Recently, I was asked to share my favorite television show in a client meeting. Though people were relatively nice when I replied “The Walking Dead,” you could tell that the response was met with furtive glances and ever-so-slightly furrowed brows. Definitely an element of… “Really… Isn’t that weird?” I get that reaction a lot.

Yes, I’m obviously a fan of HORROR. A denizen of “The Dark.” I wear my fandom on my sleeve. It doesn’t make me weird (I’m just weird on my own), or maladjusted, or a sadist, or anything else but someone who loves a good chill down his spine.

I know I’m not alone.

That’s why I created this series of graphics celebrating that love. Welcome to the “PROUD LOVER OF HORROR” series. Each graphic couples a central horror-driven illustration with a strong central “PROUD LOVER OF HORROR” message. To top it off, a message of solidarity, taken from Tod Browning’s 1932 TOTALLY heart wrenching and absolutely chilling masterpiece “Freaks.” The chant of “One of us! One of Us!” is an embrace within the film and that’s how I mean it here… A clarion call to all of us.

Such a classic.

Please select the graphic that suits your style best ::

~ “80’s Classic” :: A nod to the great slasher period in horror film.
~ “The Golden Age” :: A tribute to the pioneering gothic masterworks of yesteryear.
~ “Contemporary” :: Zombies. Because it’s 2013.

Please print and display the image of your choosing at your workplace, on your fridge, on your bedroom mirror. Wherever you can share it with pride. Better yet, display them all. These graphics would also work great as an addition to your horror blog or other horror site. I have provided links to higher res versions of the images for better printing as well.

All I ask is that you DO NOT steal and claim you invented the images (please note the copyright on these images as part of this site) and please display with with TRUE HORROR PRIDE.


AND… The higher res images for download. Again, these images may not be altered or stolen, just take ’em and display ’em with pride ::




Today, I wanted to share some contemporary horror work that I personally find very inspiring. Joshua Hoffine is a photographer based in Kansas City, MO (Represent, MISSOURI!). His dark, carefully constructed photos explore, in his words, “the psychology of fear.” I love the concept of reawakening and recreating the fears of childhood in many of these tableaus. Brilliantly conceived and created work. Take a peek below and please visit Joshua’s site.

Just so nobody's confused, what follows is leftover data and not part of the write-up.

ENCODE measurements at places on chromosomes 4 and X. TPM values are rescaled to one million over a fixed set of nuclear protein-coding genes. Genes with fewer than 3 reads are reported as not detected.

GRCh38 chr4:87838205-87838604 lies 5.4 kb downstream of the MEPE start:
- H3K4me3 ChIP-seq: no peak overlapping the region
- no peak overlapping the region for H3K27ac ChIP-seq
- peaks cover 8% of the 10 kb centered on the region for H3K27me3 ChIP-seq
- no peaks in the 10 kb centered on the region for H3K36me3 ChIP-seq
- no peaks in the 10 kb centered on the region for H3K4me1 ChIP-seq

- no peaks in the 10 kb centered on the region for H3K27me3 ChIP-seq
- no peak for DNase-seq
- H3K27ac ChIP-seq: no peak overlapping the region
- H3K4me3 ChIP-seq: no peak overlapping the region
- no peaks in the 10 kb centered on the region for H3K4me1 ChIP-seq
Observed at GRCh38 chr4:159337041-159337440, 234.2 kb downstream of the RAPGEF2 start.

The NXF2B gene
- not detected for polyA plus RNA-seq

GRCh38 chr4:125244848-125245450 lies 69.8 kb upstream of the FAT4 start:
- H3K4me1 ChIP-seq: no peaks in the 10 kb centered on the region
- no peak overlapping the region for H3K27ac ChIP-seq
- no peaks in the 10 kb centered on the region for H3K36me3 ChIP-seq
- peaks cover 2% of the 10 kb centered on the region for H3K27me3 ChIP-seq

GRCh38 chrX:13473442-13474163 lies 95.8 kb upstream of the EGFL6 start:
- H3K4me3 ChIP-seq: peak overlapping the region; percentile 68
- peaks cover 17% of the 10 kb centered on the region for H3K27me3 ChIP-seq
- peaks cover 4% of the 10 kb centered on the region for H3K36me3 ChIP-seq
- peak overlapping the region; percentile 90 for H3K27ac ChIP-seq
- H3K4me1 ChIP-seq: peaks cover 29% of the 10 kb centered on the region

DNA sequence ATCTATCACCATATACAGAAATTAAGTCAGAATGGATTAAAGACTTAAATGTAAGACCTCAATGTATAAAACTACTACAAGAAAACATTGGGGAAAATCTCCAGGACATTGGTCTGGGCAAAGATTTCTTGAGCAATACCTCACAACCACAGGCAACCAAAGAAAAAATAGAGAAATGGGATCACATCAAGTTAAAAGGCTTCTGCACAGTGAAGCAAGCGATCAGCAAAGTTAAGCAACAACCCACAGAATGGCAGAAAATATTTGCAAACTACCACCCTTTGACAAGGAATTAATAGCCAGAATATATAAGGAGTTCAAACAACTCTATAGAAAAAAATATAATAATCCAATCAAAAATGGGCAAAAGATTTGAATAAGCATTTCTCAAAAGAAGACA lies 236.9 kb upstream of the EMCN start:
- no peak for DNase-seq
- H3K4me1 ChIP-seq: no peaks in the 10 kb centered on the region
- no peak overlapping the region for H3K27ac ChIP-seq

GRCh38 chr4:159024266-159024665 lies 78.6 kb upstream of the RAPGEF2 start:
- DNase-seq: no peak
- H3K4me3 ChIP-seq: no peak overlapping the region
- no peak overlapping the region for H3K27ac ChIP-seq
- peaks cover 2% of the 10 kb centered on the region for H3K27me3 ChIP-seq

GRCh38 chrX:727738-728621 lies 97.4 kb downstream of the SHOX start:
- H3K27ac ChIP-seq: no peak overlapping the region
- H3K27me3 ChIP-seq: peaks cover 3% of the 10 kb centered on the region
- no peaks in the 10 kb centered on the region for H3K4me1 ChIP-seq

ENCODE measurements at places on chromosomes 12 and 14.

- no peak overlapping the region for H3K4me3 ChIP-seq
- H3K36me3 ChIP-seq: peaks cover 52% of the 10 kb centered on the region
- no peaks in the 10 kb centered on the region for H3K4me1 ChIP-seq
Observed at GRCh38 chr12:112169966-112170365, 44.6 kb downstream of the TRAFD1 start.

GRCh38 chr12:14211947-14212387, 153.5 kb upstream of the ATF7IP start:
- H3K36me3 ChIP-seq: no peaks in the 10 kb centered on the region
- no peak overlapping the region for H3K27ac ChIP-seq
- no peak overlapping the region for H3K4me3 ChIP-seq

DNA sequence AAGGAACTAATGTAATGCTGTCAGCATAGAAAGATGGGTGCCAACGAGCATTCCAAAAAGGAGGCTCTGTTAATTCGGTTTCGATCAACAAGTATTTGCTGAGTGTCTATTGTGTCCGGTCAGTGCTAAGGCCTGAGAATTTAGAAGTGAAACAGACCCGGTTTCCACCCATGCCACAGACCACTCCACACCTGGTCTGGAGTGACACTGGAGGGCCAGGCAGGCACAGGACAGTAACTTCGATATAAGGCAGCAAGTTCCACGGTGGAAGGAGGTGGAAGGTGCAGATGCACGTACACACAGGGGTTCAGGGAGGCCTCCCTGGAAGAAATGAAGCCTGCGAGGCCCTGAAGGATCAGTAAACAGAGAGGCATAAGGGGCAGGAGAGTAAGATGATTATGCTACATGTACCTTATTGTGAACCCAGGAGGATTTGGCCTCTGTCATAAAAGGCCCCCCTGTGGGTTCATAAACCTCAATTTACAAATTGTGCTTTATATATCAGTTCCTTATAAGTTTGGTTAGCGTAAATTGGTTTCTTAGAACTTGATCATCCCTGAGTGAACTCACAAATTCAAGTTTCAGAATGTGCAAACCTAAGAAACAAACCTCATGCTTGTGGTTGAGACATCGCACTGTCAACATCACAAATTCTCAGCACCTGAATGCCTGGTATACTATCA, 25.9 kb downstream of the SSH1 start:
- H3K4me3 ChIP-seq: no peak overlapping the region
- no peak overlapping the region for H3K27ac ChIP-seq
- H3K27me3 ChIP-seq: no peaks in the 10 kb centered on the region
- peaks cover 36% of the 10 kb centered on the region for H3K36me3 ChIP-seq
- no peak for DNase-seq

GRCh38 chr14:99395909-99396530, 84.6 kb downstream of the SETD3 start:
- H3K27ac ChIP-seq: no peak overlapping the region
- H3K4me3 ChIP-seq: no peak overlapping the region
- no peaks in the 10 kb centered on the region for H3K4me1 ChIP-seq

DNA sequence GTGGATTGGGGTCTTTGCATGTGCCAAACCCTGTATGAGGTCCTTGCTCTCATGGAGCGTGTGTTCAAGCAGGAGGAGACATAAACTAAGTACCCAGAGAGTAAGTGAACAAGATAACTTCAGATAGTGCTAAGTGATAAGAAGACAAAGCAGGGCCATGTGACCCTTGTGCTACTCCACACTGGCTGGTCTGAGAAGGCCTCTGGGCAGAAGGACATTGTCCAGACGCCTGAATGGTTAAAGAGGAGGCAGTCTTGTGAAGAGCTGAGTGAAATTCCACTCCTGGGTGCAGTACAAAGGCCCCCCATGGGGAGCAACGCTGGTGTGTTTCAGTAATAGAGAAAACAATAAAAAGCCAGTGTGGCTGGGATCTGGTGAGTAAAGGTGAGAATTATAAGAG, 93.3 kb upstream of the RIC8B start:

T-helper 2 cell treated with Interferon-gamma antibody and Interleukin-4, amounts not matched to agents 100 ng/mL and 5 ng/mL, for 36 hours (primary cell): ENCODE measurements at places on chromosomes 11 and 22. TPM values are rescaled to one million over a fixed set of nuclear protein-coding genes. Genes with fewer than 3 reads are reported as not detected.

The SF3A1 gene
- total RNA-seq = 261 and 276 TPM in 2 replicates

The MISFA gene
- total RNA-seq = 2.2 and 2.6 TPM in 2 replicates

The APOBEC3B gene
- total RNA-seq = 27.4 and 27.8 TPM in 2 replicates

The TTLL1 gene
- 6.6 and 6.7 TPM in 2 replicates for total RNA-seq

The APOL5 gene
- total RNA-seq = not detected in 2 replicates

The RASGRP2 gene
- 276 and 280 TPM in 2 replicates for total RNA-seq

All Images in This Post ©2013 Joshua Hoffine

Annnnnd, BIG UPS to @jseitz for bringing Joshua’s work back into my brain this weekend!



Fear is a motivator. No question. I love to run and I love music that moves me, even through that sense of fear or the devilish grin at a dark tune in my ears.


I’ll be periodically sharing songs for horror lovers to add to their running (or exercise playlist) to get the blood pumping. This is the first installment ::



“Don Abandons Alice” — John Murphy

HORROR TIE :: From the “28 Weeks Later” soundtrack.

I HAD to start with this one. HAD to. IMHO, this is the granddaddy. For starters, I loved these films and the soundtracks were a huge reason why. When I run to this, I can not help but imagine the truly desperate thrill of survival coursing through me as I sprint, barely ahead of the slavering undead fast on my heels. Awesome.



“M1 A1” — Gorillaz

HORROR TIE :: Built on direct samples and base music from the zombie classic “Day of the Dead.”

This is awesome all the way ’round. The VERY direct ties to Romero’s masterpiece alone makes this sweet, but the band amped it up  a ton and gave it a flavor both urban and punk. Love it.



“Every Day is Halloween” — Ministry

HORROR TIE :: Um… Yeah. Should be pretty obvious.

An electronic / goth shoegazer from my late high school / early college period. This one is perfect for maintaining pace. Even, awesome rhythms and goth thematics. Fun.


Get out there and do it (he says more for his own benefit than anything)!



From Dan Simmons’ Summer of Night ::

“Sometimes I think I’ll come into the room and be feeling around for the light cord…you know, it’s sorta hard to find…and instead of the cord, I’ll feel this face.”